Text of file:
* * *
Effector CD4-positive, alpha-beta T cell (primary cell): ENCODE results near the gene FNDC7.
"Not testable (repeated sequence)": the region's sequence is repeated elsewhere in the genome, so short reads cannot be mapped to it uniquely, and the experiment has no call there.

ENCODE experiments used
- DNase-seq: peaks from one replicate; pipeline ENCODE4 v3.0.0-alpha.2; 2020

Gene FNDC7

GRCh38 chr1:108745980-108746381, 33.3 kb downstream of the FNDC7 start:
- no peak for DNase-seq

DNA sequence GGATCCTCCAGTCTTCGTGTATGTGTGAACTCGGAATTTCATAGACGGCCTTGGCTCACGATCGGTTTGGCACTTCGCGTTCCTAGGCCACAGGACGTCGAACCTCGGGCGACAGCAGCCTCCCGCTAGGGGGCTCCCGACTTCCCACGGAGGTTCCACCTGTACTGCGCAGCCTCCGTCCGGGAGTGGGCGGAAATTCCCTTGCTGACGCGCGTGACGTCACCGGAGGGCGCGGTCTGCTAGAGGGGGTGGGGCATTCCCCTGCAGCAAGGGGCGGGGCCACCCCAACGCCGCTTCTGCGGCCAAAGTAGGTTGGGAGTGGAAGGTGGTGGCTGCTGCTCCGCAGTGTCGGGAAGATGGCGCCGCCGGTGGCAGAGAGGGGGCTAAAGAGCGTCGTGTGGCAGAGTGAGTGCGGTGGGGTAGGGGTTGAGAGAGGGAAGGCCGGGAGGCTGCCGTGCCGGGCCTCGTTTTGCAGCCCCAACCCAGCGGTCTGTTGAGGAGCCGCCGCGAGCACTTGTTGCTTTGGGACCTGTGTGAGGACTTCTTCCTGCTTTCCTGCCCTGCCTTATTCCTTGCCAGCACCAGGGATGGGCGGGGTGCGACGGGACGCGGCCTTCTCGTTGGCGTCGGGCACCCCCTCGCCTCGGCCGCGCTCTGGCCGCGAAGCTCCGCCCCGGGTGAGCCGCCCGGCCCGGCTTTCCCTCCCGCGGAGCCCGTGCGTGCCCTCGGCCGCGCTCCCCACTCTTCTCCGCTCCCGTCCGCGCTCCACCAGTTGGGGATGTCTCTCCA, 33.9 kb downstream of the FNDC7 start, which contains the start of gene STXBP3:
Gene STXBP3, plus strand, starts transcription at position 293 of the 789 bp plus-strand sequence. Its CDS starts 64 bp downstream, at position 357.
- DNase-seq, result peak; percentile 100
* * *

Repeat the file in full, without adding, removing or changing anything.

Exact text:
Effector CD4-positive, alpha-beta T cell (primary cell): ENCODE results near the gene FNDC7.
"Not testable (repeated sequence)": the region's sequence is repeated elsewhere in the genome, so short reads cannot be mapped to it uniquely, and the experiment has no call there.

ENCODE experiments used
- DNase-seq: peaks from one replicate; pipeline ENCODE4 v3.0.0-alpha.2; 2020

Gene FNDC7

GRCh38 chr1:108745980-108746381, 33.3 kb downstream of the FNDC7 start:
- no peak for DNase-seq

DNA sequence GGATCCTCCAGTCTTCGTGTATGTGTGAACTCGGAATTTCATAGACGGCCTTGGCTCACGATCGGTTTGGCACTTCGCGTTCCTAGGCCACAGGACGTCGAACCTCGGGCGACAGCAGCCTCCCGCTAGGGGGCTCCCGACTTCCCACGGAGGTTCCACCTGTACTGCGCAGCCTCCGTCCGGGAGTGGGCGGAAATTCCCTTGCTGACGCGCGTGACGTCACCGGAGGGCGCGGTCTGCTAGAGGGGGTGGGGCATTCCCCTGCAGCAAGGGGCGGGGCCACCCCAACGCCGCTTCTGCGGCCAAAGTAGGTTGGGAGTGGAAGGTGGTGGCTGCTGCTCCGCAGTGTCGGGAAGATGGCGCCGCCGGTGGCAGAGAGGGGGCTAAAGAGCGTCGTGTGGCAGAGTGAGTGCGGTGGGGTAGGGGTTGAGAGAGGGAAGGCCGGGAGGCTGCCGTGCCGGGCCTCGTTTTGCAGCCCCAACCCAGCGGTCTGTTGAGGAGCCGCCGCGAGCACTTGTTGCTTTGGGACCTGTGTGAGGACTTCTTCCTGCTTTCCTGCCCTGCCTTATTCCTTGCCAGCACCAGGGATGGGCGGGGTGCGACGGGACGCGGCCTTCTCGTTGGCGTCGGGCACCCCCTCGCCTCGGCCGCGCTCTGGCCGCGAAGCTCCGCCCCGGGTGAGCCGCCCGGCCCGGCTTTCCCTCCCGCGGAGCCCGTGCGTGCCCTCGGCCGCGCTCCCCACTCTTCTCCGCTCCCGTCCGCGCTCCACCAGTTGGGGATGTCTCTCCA, 33.9 kb downstream of the FNDC7 start, which contains the start of gene STXBP3:
Gene STXBP3, plus strand, starts transcription at position 293 of the 789 bp plus-strand sequence. Its CDS starts 64 bp downstream, at position 357.
- DNase-seq, result peak; percentile 100